Surfing Bali

Saturday, March 19, 2016
Canggu, Bali, Indonesia
On the 1st of March we have an early flight to one of our favorite destinations, Bali. We were here a little more then 3 years ago, halfway our yearly trip, for more then a month of relaxing surf, and afterwards considered it as the best price/performance we could find in that year. We stayed in the up-and-coming Canggu area, where there is a great reef break and in between the rice fields are a few B&Bs, restaurants and café's. It’s an easy choice to stay here again, especially when we find a new and affordable boutique hotel. When we arrive we recognize all the nice places we stayed and ate/drank, but we also see a lot of changes. Quiet streets that turned into shopping areas, luxury villa’s built left and right, plenty of new coffee places, and hip-and-cool dudes driving around on their deus-ex-machina modified motorcycle with a surfboard attached. Change is inevitable and it is going fast, in 2014 the amount of rooms on Bali increased from 24k to 30k. But Canggu is still very enjoyable, a bit more lively, for instance at the beach where a quiet sundowner Bintang has turned into a big gathering of (wannabe)surfers at the Old Man with reserved tables and all, regular parties with DJs and security guards regulating the traffic. 

We start our stay with visiting few of our old favorites, the vegetarian Green Ginger restaurant and Suksema, the sushi place, and enjoy it to the fullest. Since the waves are a bit moderate, we rent MTB’s and drive up to the volcano lake, which towards the end has some serious steep sections and I discover that kiting doesn’t provide a lot of cardio fitness. And then after three days I contract a serious fever that doesn’t go away, and after consulting the doctor it turns out to be dengue. It is not as heavy as malaria, but the downside is that there is no treatment except for taking a few paracetamol (it’s almost if you are in Holland, the standard prescription of Dutch doctors) and sit is out, which takes a full week. And that’s a shame, a week inside the room when the surf is waiting. Anyhow, on the last day of this week we have to stay inside anyway as it is Nyepi day, the Balinese New Year and the day of silence where the island literally shuts down: the airport is closed, the port, all shops and businesses, and it is a legal offence if you go on the streets. The use of electricity is limited and at night all the curtains need to be closed and the street lights are off. It must be a great sight from above, a completely dark Bali. The believe is that this way all the bad spirits will leave Bali. The evening before Nyepi day there is a parade of self-created monsters, a bit like carnival, and these huge dolls are burned at the end of the parade. At our local temple there is a creation that looks a lot like a Korean tourist with a selfie stick that even has a real flash, but when I ask about it the answers are a bit evasive. It is the dilemma of Bali, a love-and-hate relationship with the tourist, they are the major source of income but also overrun the island and change Bali forever. On Nyepi day you kind of experience the Bali from decades ago, from the rooftop of our hotel we look around and see nobody, hear nothing except the breaking waves in the distance and the whistles of birds, a very special day indeed.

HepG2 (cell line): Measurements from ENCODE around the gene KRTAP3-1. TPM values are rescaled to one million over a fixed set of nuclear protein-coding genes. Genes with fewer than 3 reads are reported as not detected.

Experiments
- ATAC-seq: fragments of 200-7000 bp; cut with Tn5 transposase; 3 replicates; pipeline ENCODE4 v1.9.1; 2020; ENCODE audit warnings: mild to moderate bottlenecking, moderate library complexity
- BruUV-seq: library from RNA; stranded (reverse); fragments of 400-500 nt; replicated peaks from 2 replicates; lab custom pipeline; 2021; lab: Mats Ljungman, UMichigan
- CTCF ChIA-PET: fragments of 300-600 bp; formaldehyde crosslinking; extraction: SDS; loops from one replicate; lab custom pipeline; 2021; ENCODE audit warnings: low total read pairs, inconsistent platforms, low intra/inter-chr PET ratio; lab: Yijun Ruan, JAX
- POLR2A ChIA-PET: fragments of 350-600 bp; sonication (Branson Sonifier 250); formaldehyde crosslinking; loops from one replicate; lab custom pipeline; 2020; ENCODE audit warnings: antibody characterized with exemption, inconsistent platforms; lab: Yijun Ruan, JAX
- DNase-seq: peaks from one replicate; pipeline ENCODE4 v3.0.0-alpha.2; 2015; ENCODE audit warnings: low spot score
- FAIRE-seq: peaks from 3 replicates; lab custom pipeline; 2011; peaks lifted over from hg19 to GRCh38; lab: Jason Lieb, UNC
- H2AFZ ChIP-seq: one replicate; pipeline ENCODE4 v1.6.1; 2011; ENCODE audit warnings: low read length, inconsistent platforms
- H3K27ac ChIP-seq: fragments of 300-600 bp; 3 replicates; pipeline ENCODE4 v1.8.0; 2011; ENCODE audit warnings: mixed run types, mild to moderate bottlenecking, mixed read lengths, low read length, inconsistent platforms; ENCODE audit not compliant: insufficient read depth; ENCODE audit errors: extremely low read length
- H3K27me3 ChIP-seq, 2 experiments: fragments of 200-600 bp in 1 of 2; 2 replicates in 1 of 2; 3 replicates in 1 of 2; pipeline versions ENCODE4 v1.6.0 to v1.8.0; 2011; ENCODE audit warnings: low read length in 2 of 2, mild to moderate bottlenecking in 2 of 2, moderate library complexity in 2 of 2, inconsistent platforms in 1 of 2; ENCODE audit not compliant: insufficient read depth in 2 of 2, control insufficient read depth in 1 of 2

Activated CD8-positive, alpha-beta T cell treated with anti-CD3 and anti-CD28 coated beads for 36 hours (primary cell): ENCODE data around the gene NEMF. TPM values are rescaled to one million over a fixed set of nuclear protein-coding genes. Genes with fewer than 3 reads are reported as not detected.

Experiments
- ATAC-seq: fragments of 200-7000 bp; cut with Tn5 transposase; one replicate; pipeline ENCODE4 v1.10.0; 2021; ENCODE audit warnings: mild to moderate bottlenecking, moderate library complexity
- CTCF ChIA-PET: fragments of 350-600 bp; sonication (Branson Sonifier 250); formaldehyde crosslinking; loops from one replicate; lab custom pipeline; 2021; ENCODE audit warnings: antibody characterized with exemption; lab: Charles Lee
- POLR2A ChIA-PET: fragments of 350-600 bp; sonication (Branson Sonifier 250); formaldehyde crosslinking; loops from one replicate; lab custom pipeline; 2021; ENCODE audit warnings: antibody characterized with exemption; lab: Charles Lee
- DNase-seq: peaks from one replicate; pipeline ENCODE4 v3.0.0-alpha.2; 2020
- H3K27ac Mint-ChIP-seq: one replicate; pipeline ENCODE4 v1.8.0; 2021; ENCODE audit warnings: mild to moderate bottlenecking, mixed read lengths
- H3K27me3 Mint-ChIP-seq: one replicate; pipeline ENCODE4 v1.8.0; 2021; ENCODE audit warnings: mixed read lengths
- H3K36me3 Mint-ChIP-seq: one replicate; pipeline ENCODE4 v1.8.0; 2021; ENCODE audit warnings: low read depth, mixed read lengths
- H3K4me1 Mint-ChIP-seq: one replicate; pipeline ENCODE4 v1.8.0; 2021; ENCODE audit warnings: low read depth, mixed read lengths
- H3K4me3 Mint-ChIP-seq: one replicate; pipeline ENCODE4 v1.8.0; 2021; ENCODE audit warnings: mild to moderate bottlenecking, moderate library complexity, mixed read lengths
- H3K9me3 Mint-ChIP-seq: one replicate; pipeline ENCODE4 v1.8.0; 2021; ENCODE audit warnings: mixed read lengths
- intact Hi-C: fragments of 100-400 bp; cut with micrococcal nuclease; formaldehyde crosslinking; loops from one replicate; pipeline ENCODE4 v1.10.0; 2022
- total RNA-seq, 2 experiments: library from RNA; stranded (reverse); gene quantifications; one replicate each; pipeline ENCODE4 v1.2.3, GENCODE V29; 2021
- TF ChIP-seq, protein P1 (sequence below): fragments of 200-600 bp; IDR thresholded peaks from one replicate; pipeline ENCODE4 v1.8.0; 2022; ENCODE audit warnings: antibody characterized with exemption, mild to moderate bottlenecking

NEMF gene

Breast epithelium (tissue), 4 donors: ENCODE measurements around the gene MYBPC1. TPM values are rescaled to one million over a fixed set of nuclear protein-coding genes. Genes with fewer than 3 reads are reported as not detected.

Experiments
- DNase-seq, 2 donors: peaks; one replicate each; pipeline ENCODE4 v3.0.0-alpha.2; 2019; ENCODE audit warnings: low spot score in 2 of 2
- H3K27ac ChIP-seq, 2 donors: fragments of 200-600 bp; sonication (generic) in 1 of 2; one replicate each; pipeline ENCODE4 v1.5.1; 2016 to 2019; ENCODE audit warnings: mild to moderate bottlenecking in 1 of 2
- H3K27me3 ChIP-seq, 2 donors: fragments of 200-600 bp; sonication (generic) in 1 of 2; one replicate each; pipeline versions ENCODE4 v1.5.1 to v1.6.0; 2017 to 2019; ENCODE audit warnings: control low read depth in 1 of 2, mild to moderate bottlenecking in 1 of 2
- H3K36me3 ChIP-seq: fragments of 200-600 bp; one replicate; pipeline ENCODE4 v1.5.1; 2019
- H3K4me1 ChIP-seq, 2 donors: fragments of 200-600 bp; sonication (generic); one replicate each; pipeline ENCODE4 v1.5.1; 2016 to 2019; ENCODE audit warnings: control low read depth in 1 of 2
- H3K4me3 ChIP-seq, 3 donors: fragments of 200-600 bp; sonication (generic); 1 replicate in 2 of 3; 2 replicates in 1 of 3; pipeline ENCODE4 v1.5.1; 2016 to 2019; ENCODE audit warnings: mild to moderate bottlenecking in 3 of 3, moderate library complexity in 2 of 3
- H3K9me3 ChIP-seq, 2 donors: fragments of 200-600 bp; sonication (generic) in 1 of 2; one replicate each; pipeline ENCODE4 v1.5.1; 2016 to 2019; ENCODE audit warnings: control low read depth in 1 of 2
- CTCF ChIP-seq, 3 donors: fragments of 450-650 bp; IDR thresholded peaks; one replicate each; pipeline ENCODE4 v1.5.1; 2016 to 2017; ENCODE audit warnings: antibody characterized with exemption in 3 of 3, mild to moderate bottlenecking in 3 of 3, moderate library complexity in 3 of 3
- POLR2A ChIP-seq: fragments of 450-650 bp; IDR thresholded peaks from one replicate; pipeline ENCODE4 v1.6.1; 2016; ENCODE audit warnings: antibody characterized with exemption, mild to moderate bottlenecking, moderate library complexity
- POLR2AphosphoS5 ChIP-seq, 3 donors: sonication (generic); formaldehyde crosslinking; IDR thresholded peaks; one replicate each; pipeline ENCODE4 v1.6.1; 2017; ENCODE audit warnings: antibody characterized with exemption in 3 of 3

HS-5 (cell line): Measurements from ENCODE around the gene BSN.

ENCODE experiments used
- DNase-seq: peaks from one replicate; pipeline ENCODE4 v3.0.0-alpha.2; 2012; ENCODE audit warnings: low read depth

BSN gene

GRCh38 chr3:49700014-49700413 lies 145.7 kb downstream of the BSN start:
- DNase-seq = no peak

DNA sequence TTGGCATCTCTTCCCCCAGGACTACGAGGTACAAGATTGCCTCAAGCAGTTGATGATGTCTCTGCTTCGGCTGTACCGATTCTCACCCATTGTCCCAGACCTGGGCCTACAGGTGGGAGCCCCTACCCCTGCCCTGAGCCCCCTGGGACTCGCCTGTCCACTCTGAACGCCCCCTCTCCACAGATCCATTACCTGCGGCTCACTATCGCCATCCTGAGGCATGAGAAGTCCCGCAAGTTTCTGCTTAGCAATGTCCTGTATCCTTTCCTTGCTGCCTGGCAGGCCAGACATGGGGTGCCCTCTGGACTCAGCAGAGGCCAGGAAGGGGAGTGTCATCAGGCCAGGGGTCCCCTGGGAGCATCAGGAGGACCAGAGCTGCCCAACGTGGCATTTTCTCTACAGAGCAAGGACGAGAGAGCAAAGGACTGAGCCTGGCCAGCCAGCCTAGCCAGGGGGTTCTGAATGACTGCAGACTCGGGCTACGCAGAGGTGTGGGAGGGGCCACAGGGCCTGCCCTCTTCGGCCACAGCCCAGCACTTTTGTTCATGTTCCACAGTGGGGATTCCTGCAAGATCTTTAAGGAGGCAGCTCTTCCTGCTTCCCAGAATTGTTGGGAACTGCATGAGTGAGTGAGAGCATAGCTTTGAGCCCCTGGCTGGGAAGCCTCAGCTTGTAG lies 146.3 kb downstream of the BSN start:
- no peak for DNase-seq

And then slowly my blood gets normal and we are able to surf, although the first few days are limited to one session per day because I’m already out of breath after 10 paddle strokes. But the waves are mellow so it doesn’t take a lot of effort. The break is a bit busier than three years ago, but most of them are beginners so there is not a lot of competition in taking the waves. The downside is that when surfing you have to zigzag around the paddling surfers, some of them completely frozen and with scary eyes because they are afraid you surf over them, which indeed happens on occasion because they position themselves in the worst possible way. And the occasional drop in, but the general atmosphere is relaxed and I don’t mind sharing a wave. There are some decent days with swells up to 8ft, with steep take offs and rides all the way to the beach. We slip again into a wonderful lifestyle of spending lots of time in the water, where every surf session is concluded with a coconut overlooking the break and exchanging wave experiences, interleaved with scooter rides through the rice fields to new coffee places and excellent restaurants. Time flies by and before we know it we have to go back to Manila. On our last day we pass by the Redz surf factory to pick up our custom made wave kite board, and it is better than I expected, beautifully made in every detail, including the also custom made board bag and carbon fins. I hope we can test it out in our last week in Dubai, although the current wind predictions don’t look to good.




Geweldig Frans en Carolina, wij willen ook terug! Geniet van je laatste week in Dubai XXX

Lieve Carolina en Frans,
Lezen nu pas jullie reisblog van Bali, en inmiddels zijn jullie via Manilla al naar jullie laatste Reisbestemming Dubai, dat zal wel een hele overgang zijn om van dat paradijselijke Bali in een heel andere wereld terecht te komen.
Ondanks de gezondheids perikelen toch een fijne tijd gehad op Bali, en natuurlijk ook de nieuwjaars viering meegemaakt, heel apart te horen men het viert en alles donker is om de boze geesten te verjagen.
Donderdag hopen we jullie in de armen te kunnen sluiten want jullie aankomst is toch 8 uur s.avonds, we kijken er naar uit liefs pa en ma xx